Good old boxes! You can fill them with Christmas gifts to send off to friends and family, or anticipate their arrival with UPS. In Alaska we stuffed them full of groceries and used them as checked baggage on our return flight to our isolated village. And you wouldn’t believe what other items we managed to stuff into boxes and get on that plane!
Good old boxes! Sometimes we fill them with precious memories or records, to keep in a safe place. Or we use them for storage. And soon we’ve piled up too many to keep just in case, and are tearing them down for the recycling bin. But sometimes they’re recycled into hiding places for things we just don’t want to deal with.
We stuff them full, label them and pack them away, and never look inside again. Then one day we feel brave enough to peek inside, and find we are still overwhelmed with the things we couldn’t part with. So back goes the box, (perhaps now twice the boxes but better labeled), to take up even more space with the rest of that valuable junk and unwearable clothes, and boxes filled with file folders of old ideas never revisited.
What to hang unto and what to let go of?
We human beings are good at boxing things up and storing them away, even in the corners of our hearts and minds. But those things boxed up inside of us are often made up of more serious stuff than our boxes of ancient videotapes, old pots and pans, and irreplaceable junk.
A box full of grudges lies easily within reach, a box full of unresolved grief is almost hidden, and a box packed full of anger and resentment lies on the back shelf, ready to break from the weight. Hurts and pain are thrown together in another box. And it may be too overwhelming to drag one of them out, open it, and try to deal constructively with its contents. So the box sits there for years, untouched, though the contents remain — and they continue to claim their space in our lives.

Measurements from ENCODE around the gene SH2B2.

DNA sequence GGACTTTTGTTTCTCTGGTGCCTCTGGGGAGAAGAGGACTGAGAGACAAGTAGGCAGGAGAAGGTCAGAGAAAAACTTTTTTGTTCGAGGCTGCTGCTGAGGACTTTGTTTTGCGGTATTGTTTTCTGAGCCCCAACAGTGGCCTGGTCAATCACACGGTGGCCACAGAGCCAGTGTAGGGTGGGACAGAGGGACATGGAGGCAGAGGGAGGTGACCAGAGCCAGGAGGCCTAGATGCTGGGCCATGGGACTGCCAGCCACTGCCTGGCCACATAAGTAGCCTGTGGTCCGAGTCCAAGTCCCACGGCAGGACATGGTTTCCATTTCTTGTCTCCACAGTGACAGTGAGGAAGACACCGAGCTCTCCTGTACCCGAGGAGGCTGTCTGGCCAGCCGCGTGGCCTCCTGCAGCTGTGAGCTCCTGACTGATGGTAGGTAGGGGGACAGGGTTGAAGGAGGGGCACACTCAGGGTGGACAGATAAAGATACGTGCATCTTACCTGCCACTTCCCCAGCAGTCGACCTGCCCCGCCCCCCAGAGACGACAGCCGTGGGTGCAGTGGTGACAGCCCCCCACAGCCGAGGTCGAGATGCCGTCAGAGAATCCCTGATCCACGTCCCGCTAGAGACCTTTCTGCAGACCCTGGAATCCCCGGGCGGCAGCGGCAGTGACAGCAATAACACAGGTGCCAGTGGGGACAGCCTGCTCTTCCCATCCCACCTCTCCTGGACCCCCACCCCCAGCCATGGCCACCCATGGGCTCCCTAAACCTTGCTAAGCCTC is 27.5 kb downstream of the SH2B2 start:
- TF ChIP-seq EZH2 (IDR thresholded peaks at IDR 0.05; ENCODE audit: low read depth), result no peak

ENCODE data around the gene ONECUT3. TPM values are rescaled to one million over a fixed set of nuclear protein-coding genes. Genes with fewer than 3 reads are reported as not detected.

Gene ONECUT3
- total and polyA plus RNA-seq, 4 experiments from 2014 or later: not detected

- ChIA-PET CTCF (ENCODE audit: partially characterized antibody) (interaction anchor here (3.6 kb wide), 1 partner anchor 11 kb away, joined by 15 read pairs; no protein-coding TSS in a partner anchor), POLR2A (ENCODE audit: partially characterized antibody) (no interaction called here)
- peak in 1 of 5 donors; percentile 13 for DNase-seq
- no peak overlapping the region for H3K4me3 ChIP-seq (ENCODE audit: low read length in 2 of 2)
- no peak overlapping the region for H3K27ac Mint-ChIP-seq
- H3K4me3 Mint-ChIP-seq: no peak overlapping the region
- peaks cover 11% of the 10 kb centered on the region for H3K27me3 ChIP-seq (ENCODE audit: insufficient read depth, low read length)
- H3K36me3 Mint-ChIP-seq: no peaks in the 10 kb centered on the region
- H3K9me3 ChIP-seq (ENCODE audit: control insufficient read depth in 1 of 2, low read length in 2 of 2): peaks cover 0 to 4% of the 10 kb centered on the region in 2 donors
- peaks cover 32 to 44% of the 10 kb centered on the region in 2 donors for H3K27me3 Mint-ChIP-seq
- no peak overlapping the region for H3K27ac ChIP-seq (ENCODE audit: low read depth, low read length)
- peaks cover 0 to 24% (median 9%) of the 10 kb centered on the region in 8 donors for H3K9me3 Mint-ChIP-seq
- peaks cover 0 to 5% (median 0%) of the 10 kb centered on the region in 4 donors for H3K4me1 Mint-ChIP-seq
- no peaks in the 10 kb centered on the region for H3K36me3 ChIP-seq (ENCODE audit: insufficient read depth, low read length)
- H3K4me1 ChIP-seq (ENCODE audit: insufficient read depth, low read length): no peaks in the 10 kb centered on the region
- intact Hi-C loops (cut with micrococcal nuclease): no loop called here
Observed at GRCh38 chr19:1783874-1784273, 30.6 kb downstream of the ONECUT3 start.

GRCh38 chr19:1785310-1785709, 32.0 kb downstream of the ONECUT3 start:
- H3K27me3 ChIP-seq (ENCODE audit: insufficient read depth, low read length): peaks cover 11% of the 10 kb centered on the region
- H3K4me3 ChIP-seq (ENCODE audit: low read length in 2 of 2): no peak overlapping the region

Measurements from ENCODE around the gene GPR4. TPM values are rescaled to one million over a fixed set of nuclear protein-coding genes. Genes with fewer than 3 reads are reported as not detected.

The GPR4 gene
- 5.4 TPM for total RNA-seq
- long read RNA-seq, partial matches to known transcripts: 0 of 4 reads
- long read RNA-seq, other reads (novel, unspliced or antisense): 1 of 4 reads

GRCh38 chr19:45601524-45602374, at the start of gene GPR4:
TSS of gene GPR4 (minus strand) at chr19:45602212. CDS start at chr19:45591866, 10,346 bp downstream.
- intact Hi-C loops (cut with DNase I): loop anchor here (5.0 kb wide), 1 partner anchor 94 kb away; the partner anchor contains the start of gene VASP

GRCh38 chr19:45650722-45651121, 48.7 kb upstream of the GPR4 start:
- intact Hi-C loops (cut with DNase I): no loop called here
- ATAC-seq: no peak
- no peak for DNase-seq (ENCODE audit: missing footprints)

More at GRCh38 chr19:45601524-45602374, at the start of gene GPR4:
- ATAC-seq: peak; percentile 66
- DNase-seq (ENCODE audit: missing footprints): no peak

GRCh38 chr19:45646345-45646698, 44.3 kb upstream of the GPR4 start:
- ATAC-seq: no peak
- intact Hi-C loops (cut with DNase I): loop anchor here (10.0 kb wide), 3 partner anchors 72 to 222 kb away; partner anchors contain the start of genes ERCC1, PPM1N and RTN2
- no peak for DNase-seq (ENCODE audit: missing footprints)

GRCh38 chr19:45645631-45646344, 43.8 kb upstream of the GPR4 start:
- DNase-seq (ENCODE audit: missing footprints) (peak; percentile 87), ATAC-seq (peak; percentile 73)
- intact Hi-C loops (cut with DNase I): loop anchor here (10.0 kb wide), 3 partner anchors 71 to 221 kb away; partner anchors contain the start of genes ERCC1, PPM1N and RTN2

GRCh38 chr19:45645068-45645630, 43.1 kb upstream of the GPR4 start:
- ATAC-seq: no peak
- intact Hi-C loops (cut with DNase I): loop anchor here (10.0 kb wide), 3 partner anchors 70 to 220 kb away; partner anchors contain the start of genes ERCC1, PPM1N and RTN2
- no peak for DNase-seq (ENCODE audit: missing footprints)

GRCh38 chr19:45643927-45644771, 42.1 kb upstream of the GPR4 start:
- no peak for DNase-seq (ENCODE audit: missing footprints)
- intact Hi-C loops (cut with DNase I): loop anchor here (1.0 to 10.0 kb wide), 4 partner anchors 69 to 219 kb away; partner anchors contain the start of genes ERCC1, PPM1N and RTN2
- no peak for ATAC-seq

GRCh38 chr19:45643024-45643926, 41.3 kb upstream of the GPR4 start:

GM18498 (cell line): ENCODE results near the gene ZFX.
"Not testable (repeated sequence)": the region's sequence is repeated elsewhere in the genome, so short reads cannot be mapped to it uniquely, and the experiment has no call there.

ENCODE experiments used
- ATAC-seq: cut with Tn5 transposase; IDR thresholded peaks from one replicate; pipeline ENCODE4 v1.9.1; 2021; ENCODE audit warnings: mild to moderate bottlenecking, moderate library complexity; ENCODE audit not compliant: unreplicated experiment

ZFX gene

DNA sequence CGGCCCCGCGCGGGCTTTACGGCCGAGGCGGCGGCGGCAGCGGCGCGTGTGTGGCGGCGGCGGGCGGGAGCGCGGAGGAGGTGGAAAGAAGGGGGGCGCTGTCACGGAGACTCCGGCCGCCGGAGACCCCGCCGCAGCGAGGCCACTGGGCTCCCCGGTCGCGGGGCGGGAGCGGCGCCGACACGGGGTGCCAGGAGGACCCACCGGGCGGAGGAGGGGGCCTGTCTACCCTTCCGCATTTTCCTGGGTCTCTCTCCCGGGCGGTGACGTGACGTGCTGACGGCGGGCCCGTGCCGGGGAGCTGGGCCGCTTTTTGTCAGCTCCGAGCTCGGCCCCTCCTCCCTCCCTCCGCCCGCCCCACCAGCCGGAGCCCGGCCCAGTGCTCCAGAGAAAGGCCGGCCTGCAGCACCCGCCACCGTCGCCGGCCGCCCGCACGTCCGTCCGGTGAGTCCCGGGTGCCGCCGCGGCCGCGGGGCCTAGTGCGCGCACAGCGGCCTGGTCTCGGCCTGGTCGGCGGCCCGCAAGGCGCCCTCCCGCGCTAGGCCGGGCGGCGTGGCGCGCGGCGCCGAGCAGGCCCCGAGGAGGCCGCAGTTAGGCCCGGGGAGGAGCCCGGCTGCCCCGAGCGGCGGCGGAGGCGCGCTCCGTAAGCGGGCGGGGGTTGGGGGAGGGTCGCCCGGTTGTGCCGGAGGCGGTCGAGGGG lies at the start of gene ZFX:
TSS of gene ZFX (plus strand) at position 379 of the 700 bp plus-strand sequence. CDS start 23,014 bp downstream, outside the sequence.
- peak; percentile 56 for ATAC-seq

Maybe it’s time to get rid of the pile of old hurts and resentments we have boxed up. Maybe it’s time to finally make our way to that old box buried in the corner of the closet, sort through its contents, and decide how much is really worth holding onto and taking up healthy space in our lives.
Yes, bad experiences can’t just be thrown out with the trash and forgotten, and our feelings are real. Grief may get easier but never be gone, and forgiving doesn’t have to mean forgetting the wrong done, even though it is healing for the forgiver and forgiven.
But pouring out the contents of those boxes and giving up what we can to God will lighten the load. It will help free us from all the clutter. And it will leave more space within us to store up God’s blessings of health and wholeness and peace.